The spontaneous protests that spawned the umbrella movement also inspired 26-year-old David Cheang Ho-yuen to pen a song, which unexpectedly went viral on social media. A strategic planner for an advertising agency by day, he came up with his profanity-filled song - roughly translated as "Call you stupid but afraid you'd be angry" - after a conversation with close friends not long after protesters occupied sections of Admiralty, Causeway Bay and Mong Kok.

"I wasn't very passionate about the issue of political reform initially, but the tear gas and triads in Mong Kok made me furious," Cheang says. "The tipping point came when my friends were discussing recent events and said something that I found extremely stupid.

"These guys are close friends of mine and I didn't want to lose our friendship because of politics. So I refrained from responding, contained my anger and frustration, and went home. That was when I came up with the chorus and tone, and built the song up from there." Cheang finished writing it in just a few hours, and recorded himself singing the song and playing a guitar. He posted the video on his Facebook account that night before going to bed. He woke the next day to find his post had been shared more than 2,000 times on the social network, and realised his song had gone viral.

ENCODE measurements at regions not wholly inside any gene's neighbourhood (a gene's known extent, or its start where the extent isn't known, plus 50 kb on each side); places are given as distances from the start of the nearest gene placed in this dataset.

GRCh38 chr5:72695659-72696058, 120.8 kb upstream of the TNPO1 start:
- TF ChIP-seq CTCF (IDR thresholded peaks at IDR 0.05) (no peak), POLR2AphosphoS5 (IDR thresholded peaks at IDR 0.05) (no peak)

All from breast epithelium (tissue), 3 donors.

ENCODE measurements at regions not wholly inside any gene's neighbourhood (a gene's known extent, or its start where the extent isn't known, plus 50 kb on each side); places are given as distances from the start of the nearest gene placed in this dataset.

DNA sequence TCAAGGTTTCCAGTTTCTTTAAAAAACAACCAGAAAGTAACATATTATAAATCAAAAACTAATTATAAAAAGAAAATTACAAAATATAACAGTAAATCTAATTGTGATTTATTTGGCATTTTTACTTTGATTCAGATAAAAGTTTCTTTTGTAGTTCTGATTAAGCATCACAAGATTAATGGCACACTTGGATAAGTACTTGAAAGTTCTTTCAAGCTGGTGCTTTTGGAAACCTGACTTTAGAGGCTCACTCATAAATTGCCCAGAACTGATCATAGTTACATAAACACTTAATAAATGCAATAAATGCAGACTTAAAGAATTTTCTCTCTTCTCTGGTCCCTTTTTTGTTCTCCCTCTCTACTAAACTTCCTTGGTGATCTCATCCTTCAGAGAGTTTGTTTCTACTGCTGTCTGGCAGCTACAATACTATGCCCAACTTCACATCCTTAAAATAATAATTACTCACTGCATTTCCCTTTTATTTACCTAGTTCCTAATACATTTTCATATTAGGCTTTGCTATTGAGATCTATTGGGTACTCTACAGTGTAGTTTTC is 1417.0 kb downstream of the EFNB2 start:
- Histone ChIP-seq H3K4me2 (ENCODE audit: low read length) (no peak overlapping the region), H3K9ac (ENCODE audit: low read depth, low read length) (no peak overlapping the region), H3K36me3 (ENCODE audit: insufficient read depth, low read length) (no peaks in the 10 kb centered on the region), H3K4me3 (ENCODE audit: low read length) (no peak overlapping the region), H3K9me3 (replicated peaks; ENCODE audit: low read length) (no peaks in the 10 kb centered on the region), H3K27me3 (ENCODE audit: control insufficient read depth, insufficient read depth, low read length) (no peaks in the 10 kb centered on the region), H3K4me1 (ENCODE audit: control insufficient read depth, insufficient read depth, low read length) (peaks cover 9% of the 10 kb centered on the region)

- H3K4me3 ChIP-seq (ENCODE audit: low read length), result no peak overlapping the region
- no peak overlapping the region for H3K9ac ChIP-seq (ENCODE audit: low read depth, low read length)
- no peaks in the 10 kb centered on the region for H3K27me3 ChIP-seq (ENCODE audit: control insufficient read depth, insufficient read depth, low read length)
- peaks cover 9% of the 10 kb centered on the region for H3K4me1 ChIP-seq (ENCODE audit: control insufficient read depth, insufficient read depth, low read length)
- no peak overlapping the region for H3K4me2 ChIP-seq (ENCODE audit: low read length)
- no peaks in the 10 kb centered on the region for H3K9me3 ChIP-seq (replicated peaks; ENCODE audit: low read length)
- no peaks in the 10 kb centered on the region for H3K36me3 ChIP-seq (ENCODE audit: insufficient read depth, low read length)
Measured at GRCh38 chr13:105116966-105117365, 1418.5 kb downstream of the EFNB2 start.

"I think the reason it became so popular overnight is that everyone has friends or seniors who will say something stupid to you," says Cheang. "You cannot rebut them, or you'll feel terrible about it. This rant hits the nail on the head in that respect because everyone can relate to such an experience."

Although, on the surface, his song is targeted at people who oppose the umbrella movement, Cheang explains it's about more than opposing political stances.

"I think there's no definite right or wrong to anything - if you have considered arguments from both sides and have formed your own analysis and reasoning, any point could be valid and worth debating. What infuriates me is hearing people say naive and impulsive things that don't sound like something an adult with brains could utter."